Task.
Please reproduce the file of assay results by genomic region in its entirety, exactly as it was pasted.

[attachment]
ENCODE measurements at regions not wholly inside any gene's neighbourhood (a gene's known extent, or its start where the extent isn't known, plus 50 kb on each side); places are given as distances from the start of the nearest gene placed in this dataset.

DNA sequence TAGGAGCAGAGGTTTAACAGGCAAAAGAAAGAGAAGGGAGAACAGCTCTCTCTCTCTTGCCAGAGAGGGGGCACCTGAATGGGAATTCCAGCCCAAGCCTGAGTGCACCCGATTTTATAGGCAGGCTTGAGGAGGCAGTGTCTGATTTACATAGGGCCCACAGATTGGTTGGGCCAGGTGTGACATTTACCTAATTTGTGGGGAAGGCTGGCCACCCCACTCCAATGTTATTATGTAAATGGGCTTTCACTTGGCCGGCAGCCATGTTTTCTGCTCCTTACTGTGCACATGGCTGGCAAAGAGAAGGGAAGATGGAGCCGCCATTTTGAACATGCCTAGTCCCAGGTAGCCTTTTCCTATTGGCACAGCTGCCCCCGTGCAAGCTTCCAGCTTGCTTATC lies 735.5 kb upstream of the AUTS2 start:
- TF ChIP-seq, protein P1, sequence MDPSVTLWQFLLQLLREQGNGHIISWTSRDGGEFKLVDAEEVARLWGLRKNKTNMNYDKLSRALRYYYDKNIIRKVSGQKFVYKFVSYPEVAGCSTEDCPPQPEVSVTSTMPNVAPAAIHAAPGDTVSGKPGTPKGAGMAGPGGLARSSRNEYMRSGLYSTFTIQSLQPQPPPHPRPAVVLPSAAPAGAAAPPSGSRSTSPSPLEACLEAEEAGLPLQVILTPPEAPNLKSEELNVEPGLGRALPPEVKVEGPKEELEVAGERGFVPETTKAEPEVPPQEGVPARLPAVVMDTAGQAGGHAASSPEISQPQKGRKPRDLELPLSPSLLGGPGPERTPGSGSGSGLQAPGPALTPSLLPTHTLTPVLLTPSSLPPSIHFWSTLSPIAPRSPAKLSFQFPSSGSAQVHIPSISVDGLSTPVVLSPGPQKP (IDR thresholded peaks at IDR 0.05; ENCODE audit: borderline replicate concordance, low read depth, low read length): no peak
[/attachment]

ENCODE measurements at regions not wholly inside any gene's neighbourhood (a gene's known extent, or its start where the extent isn't known, plus 50 kb on each side); places are given as distances from the start of the nearest gene placed in this dataset.

DNA sequence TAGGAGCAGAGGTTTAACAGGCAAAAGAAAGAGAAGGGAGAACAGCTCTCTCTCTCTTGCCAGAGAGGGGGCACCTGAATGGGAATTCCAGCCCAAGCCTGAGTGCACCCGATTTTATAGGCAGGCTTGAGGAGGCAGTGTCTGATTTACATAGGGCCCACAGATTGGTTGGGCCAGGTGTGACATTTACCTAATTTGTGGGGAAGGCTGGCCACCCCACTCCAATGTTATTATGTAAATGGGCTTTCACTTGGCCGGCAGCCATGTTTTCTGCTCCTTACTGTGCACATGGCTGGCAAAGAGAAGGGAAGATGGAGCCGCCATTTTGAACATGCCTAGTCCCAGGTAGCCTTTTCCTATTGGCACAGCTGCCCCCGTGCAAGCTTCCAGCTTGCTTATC lies 735.5 kb upstream of the AUTS2 start:
- TF ChIP-seq, protein P1, sequence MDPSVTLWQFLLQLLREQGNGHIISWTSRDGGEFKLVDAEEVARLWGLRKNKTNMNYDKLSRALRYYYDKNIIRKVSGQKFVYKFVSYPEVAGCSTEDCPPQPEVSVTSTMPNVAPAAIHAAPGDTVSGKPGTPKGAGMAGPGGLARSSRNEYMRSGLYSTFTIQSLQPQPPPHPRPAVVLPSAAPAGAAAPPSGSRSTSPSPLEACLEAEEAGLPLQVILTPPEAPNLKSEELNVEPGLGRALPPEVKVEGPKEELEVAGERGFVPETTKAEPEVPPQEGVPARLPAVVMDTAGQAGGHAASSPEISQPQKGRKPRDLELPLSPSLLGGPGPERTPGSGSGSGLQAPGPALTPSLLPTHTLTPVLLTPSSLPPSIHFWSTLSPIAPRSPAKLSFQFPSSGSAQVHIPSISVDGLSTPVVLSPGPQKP (IDR thresholded peaks at IDR 0.05; ENCODE audit: borderline replicate concordance, low read depth, low read length): no peak